Pouyan Fotouhi Tehrani, Eric Osterweil, Jochen H. Schiller, Thomas C. Schmidt, Matthias Wählisch,
Who ya gonna call? (Alerting Authorities): Measuring Namespaces Web Certificates and DNSSEC,
Open Archive: arXiv.org, Technical Report, No. arXiv:2008.10497, August 2020.
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Abstract: During disasters, crisis, and emergencies the public relies on online services provided by authorities to receive timely alerts, trustworthy information, and access to relief programs. It is therefore crucial for the authorities to reduce risks when accessing their Web services. This includes proper naming (e.g., against phishing attacks), name protection (e.g., against forged DNS data), adequate identification (e.g., against spoofing and impersonation), and transport security (e.g., against traffic manipulation). In this paper, we take a first look on Alerting Authorities in the U.S. and measure the deployment of domain names, DNSSEC, and Web certificates related to their websites. Surprisingly, many do not take advantage of existing methods to increase security and reliability. Analyzing 1,388 Alerting Authorities, backed by the Federal Emergency Management Agency (FEMA), we are alarmed by three major findings. First, 50% of the domain names are registered under generic top-level domains, which simplifies phishing. Second, only 8% of the domain names are secured by DNSSEC and about 15% of all hosts fail to provide valid certificates. Third, there is a worrying trend of using shared certificates, which increases dependencies leading to instability in the future.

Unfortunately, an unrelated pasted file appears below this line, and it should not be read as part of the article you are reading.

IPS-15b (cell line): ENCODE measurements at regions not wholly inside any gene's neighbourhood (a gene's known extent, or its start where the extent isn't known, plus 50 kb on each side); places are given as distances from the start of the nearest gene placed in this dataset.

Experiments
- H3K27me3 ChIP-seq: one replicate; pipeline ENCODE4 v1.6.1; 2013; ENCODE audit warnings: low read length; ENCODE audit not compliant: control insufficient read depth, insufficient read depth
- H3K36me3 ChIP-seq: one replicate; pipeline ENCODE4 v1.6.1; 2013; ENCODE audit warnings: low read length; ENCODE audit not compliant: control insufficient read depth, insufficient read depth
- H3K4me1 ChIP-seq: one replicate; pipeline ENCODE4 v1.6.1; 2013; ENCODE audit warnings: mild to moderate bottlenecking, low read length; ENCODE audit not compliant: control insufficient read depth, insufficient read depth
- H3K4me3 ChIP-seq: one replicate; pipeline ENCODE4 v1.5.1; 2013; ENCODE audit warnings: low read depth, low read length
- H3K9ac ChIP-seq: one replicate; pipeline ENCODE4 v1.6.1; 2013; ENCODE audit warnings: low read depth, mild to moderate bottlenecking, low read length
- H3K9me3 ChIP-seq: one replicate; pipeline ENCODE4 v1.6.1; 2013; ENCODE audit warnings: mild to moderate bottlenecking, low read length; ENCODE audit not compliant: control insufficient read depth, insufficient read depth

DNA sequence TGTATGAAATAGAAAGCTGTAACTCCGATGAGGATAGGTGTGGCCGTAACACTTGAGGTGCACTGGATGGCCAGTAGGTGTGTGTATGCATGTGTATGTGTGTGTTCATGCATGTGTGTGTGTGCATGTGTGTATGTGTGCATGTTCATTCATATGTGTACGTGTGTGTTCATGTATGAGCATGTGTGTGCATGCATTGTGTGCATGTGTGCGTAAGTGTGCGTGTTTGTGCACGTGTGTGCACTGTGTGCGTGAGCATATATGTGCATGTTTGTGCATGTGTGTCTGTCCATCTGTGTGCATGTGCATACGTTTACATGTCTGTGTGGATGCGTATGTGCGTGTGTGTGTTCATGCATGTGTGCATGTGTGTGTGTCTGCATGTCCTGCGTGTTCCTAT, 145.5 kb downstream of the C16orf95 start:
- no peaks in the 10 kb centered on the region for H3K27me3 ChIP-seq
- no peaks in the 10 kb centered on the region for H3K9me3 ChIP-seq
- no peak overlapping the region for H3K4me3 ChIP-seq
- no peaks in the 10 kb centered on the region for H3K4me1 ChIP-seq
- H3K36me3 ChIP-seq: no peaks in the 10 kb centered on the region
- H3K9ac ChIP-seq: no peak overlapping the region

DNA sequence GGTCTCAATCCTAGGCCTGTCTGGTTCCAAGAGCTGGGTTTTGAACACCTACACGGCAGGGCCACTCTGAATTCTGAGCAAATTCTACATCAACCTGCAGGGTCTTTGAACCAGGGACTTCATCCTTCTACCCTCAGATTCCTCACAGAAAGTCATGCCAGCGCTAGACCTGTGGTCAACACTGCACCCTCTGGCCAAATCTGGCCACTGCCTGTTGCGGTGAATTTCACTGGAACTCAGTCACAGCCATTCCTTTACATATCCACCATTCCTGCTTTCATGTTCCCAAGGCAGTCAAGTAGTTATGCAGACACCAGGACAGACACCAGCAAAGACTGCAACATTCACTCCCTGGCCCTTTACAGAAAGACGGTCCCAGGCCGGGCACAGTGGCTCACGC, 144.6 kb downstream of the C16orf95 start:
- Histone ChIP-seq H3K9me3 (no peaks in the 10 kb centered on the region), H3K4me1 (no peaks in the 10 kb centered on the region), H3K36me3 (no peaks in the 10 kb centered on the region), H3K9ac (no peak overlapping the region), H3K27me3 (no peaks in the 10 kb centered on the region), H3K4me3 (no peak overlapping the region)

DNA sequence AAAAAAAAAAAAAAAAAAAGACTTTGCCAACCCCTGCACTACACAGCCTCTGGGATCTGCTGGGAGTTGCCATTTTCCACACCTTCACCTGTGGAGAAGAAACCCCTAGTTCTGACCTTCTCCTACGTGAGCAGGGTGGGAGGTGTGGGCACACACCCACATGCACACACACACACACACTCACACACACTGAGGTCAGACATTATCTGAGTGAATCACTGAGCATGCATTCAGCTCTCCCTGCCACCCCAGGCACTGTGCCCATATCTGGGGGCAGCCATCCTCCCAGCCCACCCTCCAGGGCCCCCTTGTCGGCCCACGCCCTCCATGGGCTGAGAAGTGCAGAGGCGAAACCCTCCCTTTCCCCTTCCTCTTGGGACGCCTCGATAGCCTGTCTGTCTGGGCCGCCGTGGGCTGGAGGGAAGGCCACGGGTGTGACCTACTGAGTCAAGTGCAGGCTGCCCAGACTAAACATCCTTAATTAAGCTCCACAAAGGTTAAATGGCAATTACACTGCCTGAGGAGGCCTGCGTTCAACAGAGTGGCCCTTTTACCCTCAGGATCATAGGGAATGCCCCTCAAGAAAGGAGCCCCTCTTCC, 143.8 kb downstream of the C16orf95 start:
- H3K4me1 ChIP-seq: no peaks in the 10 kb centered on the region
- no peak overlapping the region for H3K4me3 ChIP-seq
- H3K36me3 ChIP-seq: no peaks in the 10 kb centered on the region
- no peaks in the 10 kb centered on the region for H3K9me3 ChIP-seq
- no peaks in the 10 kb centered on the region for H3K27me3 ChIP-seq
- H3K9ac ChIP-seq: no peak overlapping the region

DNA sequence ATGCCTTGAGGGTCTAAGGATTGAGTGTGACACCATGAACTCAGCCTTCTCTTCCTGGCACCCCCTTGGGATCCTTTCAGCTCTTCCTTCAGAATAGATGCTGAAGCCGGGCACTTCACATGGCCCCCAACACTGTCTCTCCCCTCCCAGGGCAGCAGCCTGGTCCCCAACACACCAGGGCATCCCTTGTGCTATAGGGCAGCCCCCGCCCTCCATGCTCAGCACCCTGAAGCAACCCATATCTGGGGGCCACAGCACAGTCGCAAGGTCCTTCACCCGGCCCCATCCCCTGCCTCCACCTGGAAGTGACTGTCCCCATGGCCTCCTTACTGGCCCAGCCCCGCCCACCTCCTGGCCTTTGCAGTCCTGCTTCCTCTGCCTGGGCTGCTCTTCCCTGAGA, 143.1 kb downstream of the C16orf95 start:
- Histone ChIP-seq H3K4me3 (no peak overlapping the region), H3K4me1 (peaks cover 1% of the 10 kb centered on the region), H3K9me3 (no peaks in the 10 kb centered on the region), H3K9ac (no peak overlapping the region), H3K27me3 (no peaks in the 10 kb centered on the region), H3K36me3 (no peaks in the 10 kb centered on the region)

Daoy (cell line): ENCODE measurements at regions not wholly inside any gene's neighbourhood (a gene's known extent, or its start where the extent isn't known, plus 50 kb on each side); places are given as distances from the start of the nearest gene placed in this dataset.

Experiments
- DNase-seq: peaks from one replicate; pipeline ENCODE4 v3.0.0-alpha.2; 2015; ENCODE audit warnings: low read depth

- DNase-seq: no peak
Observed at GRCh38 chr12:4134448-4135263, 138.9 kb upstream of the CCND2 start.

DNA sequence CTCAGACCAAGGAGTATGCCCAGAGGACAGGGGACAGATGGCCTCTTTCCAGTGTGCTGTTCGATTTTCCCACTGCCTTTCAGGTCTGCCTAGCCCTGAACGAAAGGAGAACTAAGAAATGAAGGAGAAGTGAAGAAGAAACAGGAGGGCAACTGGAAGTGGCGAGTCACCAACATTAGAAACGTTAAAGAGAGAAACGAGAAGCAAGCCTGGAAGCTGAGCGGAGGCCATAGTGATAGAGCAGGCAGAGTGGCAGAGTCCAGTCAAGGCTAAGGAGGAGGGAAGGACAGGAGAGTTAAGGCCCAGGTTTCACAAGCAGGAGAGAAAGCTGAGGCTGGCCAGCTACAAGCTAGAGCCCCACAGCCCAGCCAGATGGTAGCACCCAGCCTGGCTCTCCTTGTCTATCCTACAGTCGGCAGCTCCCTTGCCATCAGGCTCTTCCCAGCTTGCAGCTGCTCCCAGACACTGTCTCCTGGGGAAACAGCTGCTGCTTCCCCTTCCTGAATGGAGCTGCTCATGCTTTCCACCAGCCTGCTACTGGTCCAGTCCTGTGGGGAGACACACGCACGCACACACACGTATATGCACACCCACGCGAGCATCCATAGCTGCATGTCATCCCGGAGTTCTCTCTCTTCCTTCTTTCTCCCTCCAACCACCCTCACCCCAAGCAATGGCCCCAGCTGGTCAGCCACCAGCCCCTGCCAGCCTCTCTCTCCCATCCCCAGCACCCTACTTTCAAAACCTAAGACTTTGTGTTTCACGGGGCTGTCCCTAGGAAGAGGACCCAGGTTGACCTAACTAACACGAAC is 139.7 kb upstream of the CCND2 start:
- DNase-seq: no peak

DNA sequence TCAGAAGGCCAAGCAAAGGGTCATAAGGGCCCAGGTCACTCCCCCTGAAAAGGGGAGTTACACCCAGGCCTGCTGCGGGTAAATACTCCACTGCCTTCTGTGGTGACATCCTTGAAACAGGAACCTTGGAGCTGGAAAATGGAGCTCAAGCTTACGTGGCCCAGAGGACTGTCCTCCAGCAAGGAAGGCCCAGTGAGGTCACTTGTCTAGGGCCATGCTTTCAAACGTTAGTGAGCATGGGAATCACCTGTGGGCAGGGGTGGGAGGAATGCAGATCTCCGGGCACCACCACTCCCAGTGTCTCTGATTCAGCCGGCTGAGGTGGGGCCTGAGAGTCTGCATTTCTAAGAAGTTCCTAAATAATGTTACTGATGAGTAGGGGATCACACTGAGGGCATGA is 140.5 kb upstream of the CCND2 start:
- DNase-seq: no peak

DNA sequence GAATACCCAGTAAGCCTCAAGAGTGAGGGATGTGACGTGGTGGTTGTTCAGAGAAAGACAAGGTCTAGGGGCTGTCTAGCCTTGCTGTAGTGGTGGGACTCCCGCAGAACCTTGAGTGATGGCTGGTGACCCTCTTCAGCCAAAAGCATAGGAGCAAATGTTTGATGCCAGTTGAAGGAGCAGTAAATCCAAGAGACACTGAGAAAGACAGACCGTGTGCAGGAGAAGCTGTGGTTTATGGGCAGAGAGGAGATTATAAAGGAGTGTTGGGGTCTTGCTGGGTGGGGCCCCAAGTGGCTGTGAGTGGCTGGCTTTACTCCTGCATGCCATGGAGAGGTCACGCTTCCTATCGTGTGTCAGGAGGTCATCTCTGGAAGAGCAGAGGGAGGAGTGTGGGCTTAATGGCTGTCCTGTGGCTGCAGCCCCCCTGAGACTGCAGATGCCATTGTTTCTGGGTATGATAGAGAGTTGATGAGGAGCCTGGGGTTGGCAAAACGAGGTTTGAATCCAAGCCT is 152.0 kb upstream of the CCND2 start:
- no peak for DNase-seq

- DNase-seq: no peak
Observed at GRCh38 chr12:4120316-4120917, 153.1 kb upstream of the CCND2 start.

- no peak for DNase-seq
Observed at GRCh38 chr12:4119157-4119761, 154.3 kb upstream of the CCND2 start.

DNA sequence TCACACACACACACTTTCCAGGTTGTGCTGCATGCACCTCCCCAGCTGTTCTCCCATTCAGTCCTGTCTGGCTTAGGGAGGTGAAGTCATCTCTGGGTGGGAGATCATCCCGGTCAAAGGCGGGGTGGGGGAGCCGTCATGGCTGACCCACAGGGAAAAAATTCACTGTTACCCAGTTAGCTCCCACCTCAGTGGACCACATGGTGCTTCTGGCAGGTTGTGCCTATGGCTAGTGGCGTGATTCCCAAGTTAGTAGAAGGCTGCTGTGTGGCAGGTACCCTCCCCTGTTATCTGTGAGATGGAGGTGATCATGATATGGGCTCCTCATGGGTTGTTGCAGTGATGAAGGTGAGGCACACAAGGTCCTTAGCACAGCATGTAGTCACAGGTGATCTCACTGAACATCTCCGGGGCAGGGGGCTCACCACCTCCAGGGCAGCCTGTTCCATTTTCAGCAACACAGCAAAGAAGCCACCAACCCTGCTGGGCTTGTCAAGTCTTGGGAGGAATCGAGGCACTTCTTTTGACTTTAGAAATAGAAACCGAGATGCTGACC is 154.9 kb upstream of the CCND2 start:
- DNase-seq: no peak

Themes: Internet Measurements and Analysis , Network Security , Network Management


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